- Tarek Kabil – Egyptian Ministry of Trade & Industry
- Ashraf Rabiey – QIZ Minister of Egypt
- Gabi Bar – QIZ Minister of Israel
- Mark D’Sa – Special Project Director for Haiti
- Moderator: Gail Strickler – former Assistant US Trade Representative for Textiles
- What are the financial incentives for US brands and retailers to source apparel in preference program countries? Why do U.S. apparel imports from members of AGOA, QIZs and HELP overall remain at a fairly low level despite the trade preference programs? How to improve the situation?
- Overall, why or why not should the US keep the trade preference programs or any critical reforms are needed?
- Any other interesting points you learned from the video or questions you may have?
4 thoughts on “Apparel Sourcing in U.S. Trade Preference Program Countries”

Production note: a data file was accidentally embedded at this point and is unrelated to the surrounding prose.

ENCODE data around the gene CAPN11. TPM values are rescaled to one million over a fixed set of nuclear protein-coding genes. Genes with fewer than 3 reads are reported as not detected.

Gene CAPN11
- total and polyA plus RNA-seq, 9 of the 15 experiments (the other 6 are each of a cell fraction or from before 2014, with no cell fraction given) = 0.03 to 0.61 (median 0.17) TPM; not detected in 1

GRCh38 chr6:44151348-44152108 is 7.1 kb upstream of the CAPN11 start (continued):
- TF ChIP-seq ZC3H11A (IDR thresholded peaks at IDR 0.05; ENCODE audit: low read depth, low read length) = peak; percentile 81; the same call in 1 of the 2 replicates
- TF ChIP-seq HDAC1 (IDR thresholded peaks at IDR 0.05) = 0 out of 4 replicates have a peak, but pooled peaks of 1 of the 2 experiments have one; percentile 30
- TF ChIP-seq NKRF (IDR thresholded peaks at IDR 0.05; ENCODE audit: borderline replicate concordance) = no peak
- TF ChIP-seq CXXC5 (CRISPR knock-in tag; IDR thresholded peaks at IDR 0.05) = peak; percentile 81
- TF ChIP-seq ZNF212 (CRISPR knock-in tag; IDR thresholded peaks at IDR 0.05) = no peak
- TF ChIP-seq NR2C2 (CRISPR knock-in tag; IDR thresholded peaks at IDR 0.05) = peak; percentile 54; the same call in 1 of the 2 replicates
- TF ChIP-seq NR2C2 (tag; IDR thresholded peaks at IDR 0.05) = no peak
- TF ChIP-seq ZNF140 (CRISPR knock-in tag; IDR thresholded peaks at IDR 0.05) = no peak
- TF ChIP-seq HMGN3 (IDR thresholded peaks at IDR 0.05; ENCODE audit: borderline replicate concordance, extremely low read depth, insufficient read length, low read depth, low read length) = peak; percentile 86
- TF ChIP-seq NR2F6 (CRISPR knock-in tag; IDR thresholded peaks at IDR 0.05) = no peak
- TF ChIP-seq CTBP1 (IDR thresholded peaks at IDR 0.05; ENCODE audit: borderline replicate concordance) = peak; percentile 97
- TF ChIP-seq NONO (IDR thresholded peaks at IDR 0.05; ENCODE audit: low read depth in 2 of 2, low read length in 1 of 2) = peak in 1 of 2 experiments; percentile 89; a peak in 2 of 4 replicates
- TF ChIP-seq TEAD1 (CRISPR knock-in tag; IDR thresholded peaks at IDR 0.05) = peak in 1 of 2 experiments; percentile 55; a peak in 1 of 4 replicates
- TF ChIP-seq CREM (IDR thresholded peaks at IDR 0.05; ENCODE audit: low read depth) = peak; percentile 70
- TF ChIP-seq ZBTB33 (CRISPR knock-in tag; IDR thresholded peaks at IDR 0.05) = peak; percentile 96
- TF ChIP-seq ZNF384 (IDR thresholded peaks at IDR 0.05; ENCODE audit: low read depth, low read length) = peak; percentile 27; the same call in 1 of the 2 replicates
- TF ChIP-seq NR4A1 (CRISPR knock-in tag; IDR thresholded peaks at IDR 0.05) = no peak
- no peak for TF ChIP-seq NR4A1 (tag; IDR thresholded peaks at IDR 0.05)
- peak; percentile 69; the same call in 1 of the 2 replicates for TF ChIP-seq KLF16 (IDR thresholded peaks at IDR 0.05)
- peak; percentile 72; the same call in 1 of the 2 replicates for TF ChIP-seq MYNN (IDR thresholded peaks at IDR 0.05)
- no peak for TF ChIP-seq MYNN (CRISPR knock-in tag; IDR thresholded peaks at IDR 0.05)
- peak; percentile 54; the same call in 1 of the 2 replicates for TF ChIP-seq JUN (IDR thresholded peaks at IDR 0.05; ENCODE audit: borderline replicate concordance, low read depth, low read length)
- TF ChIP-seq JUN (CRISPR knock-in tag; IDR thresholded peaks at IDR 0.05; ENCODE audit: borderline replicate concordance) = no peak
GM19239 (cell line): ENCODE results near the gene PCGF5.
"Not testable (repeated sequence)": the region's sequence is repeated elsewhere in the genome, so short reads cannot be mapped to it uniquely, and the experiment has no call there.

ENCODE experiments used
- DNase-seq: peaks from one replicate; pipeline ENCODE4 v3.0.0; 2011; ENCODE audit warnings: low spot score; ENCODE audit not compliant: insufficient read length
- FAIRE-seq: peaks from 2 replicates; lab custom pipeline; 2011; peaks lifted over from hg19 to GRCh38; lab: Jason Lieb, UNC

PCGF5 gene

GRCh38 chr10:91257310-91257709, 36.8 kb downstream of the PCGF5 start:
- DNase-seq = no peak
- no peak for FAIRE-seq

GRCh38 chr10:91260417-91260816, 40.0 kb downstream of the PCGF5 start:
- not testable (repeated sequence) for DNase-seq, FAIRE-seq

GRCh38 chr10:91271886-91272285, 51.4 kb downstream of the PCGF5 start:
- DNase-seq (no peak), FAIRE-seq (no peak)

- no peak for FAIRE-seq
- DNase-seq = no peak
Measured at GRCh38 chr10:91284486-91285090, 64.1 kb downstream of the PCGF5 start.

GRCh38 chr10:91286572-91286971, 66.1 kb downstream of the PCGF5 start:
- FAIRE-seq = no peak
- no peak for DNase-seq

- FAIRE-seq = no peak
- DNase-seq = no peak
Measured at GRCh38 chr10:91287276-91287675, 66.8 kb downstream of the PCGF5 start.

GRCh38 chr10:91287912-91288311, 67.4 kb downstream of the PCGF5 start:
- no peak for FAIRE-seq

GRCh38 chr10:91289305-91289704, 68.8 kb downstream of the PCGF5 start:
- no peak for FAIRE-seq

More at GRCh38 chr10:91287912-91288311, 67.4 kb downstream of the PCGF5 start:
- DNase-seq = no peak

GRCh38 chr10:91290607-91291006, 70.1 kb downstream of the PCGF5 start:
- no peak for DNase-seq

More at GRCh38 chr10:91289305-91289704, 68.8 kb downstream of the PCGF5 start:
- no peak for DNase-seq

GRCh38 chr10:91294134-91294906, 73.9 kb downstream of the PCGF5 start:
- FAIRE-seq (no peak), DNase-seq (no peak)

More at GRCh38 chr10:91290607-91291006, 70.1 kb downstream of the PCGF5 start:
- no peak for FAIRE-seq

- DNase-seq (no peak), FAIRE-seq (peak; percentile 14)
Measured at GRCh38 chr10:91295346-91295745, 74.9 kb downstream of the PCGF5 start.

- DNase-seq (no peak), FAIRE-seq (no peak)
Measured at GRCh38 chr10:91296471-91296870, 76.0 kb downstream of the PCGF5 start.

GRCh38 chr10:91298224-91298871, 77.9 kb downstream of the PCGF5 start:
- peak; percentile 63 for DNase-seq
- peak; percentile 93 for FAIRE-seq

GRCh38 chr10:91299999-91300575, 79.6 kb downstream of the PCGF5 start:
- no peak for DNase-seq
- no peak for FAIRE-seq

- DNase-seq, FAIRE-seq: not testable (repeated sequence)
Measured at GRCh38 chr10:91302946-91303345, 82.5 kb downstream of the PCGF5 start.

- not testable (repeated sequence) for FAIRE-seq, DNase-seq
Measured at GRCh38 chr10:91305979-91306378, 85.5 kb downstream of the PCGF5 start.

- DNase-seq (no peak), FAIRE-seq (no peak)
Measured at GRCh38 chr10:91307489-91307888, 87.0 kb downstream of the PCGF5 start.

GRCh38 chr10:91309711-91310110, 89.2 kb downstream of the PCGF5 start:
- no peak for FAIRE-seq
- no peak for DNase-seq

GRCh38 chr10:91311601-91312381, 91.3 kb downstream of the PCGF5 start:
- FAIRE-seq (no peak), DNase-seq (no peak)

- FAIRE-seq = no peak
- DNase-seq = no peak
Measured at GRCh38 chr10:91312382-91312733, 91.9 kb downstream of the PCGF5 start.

the same question for you: only 0.8% of US apparel imports in 2016 came under the QIZs. (http://otexa.trade.gov/fta/catv1.htm) why do you think the number is so low? or why didn’t US brands and retailers didn’t use the program more often?
How about AGOA and Haiti/HELP programs? Also, isn’t US can also import apparel duty-free from free trade agreement partners, such as NAFTA and CAFTA-DR? Why they have to use QIZs?
That’s correct, but trade agreements also “allow duty-free and reduced duty treatment from numerous developing countries.” say NAFTA allows exports from Mexico (a developing country) to enter the US markets duty-free. Anything else? What do FTAs and trade preference programs differ from each other?
there are 14 free trade agreements enacted in the United States. Other than NAFTA, we have US-Chile FTA, US-Peru FTA, US-South Korea FTA… they also “work with more than just the U.S., Canada and Mexico to diversify trade, expanding trade, working on economic growth within countries”… check the video again or the reading packet